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A metric space $X$ with metric $d$ is said to be doubling on $\Bbb R^2$ if there is some constant $C > 0$ such that for any $x \in X$ and $r > 0$, the Euclidean ball $B(x, r) = \{y:|x − y| < r\}$ may be contained in a union of no more than $C$ many balls with radius $r/2$.

That is:
$$B(x, 2r) < C \cdot B(x,r).$$

Can we prove that any such measure gives measure zero to a straight line $L$?

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You're defining "$C$-doubling" as a property of metrics, but in the question you suddenly ask for a property of measures. Are you deriving the measure you're asking about from the metric in some canonical way? – Henning Makholm Nov 4 '12 at 3:02
This is the wiki-web about C-doubling measure. Intuitively, a C-doubling measure on R^2 should gives measure zero to a straight line. But I cannot prove it strictly. Maybe my intuition is wrong. – Yuhan Liu Nov 4 '12 at 3:14
x @Yuhan: If I read that article correctly, having a doubling metric is not enough to have a doubling measure: you need compactness as an additional assumption. And even with compactness you appear to get only that a doubling measure exists, not that it is unique. A priori it seems to be conceivable to have a doubling metric space with two different doubling measures, one of which gives measure zero to straight lines and the other doesn't. But .. hmm .. What is a "straight line" in a general metric space anyway? If it were also a manifold it could mean a geodesic, but ... – Henning Makholm Nov 4 '12 at 3:17
@Henning Makholm Yes u r correct! I am going to modify my measure as "a locally finite Borel measure on R^2 with doubling property." – Yuhan Liu Nov 4 '12 at 3:20

Although the question was solved by the OP, there is no solution here for others to read. Let's fix that.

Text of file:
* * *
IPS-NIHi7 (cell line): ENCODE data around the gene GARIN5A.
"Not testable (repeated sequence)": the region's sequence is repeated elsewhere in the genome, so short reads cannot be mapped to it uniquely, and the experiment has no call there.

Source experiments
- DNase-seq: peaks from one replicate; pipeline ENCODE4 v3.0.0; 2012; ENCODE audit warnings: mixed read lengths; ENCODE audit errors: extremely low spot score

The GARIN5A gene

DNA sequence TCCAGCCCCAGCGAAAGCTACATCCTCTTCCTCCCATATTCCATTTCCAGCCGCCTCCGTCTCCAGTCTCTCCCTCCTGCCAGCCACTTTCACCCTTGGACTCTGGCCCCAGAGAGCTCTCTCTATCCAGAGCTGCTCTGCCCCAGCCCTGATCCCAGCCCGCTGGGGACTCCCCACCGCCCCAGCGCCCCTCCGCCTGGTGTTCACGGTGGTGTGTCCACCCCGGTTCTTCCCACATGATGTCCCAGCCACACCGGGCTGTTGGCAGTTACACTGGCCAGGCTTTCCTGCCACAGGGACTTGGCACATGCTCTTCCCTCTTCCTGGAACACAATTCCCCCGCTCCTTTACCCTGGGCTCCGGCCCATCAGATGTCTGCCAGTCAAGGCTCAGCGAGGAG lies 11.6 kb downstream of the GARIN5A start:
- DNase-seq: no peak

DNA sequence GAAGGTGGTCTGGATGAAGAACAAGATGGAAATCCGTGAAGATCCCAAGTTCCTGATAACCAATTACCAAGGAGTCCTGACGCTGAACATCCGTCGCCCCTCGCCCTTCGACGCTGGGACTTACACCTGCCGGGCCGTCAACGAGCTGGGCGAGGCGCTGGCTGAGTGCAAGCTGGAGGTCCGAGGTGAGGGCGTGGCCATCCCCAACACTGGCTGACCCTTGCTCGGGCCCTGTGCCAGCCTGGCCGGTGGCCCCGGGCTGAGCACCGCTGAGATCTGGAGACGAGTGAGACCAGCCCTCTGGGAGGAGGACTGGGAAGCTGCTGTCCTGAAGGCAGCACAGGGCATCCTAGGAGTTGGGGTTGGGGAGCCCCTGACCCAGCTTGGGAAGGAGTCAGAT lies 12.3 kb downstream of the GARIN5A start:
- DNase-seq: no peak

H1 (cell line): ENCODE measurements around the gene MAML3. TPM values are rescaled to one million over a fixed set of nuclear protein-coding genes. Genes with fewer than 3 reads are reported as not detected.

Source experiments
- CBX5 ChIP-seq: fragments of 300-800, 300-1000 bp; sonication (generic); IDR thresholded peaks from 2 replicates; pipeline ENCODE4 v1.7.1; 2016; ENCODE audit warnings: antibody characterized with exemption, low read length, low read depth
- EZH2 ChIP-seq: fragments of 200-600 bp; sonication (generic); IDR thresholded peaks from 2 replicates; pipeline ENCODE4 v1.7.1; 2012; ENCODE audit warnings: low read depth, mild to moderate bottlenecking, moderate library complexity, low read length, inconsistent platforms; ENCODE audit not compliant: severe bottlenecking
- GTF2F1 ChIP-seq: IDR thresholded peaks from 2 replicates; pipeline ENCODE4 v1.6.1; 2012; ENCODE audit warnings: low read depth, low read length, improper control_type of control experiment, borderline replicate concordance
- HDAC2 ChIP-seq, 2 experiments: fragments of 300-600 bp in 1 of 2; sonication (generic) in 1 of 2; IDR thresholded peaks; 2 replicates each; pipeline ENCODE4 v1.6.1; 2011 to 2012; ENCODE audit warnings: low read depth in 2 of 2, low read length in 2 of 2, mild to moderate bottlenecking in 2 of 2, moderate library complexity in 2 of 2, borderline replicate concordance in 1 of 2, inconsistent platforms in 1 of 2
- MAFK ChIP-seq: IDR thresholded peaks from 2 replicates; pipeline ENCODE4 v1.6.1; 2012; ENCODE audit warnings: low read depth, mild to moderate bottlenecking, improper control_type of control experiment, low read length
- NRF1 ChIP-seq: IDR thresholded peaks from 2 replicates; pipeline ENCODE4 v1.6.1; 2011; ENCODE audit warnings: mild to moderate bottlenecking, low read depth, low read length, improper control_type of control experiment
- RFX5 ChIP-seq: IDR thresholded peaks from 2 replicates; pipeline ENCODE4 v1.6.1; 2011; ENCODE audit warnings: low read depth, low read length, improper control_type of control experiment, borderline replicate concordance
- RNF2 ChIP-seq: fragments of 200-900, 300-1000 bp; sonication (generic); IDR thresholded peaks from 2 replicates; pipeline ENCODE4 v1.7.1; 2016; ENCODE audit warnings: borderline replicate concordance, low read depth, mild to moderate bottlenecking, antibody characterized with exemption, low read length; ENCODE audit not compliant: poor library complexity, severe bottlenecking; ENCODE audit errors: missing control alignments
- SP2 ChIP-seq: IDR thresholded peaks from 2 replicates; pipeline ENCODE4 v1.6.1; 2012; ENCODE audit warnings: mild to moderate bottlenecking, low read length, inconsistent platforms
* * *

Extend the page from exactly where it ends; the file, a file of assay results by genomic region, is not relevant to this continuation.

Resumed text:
Definition. A set $E\subset \mathbb R^n$ is porous if there exists $c>0$ such that for any ball $B\subset\mathbb R^n$ the set $B\setminus E$ contains a ball of diameter $c\,\mathrm{diam}\, (B)$.

Observe that a line in $\mathbb R^2$ is porous ($c=1/2$ works).

Definition. A Radon measure $\mu$ on $\mathbb R^n$ is doubling if there exists $C$ such that $\mu(2B)\le C\,\mu (B)$ for any ball $B$. An equivalent form of the definition involves squares: two squares with a common side get about the same measure, up to a multiplicative constant.

Claim. If $\mu$ is a doubling measure and $E$ is a porous set, then $\mu(E)=0$.

Proof. It suffices to show that $\mu(E\cap Q)=0$ for every square $Q$. To begin with, note that $\mu(Q)$ is finite. Divide $Q$ into $N^2$ equal subsquares, where $N$ is something like $100/c$; this will make sure that at least one of the subsquares lies in the complement of $E$. The doubling property implies that $\mu$ is distributed somewhat fairly between subsquares: namely, each subsquare gets at least $\epsilon \,\mu(Q)$ where $\mu$ depends only on $N$ and on the doubling constant of the measure. Removing a subsquare that lies outside of $E$ from consideration, we are left with $N^2-1$ subsquares with total measure at most $(1-\epsilon)\,\mu(Q)$. Repeating this divide-and-remove process, we obtain $\mu(E\cap Q)\le (1-\epsilon)^k\,\mu(Q)$ for every $k$. Thus $\mu(E\cap Q)=0$. $\quad \Box$

This just in! A doubling measure on $\mathbb{R}^d$ can charge a rectifiable curve.

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